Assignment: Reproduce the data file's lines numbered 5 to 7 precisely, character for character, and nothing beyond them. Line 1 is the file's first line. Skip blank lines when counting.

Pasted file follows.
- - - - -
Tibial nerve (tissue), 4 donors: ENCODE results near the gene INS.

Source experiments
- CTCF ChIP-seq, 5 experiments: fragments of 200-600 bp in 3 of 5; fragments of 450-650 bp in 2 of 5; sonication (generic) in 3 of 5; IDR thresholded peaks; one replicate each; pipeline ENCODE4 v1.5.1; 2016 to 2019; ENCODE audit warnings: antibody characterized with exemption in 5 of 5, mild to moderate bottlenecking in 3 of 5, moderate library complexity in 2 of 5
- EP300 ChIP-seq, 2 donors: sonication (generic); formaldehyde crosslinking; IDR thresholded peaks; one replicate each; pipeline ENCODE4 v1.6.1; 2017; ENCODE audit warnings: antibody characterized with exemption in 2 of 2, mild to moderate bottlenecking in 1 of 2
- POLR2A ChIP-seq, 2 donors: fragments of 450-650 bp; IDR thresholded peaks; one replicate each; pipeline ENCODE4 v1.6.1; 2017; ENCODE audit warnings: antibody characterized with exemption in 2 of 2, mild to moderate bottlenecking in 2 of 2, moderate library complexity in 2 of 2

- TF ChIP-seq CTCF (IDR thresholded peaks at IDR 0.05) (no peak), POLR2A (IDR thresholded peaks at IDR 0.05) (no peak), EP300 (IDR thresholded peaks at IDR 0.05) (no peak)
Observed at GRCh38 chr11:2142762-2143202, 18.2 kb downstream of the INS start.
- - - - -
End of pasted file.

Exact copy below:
- POLR2A ChIP-seq, 2 donors: fragments of 450-650 bp; IDR thresholded peaks; one replicate each; pipeline ENCODE4 v1.6.1; 2017; ENCODE audit warnings: antibody characterized with exemption in 2 of 2, mild to moderate bottlenecking in 2 of 2, moderate library complexity in 2 of 2

- TF ChIP-seq CTCF (IDR thresholded peaks at IDR 0.05) (no peak), POLR2A (IDR thresholded peaks at IDR 0.05) (no peak), EP300 (IDR thresholded peaks at IDR 0.05) (no peak)
Observed at GRCh38 chr11:2142762-2143202, 18.2 kb downstream of the INS start.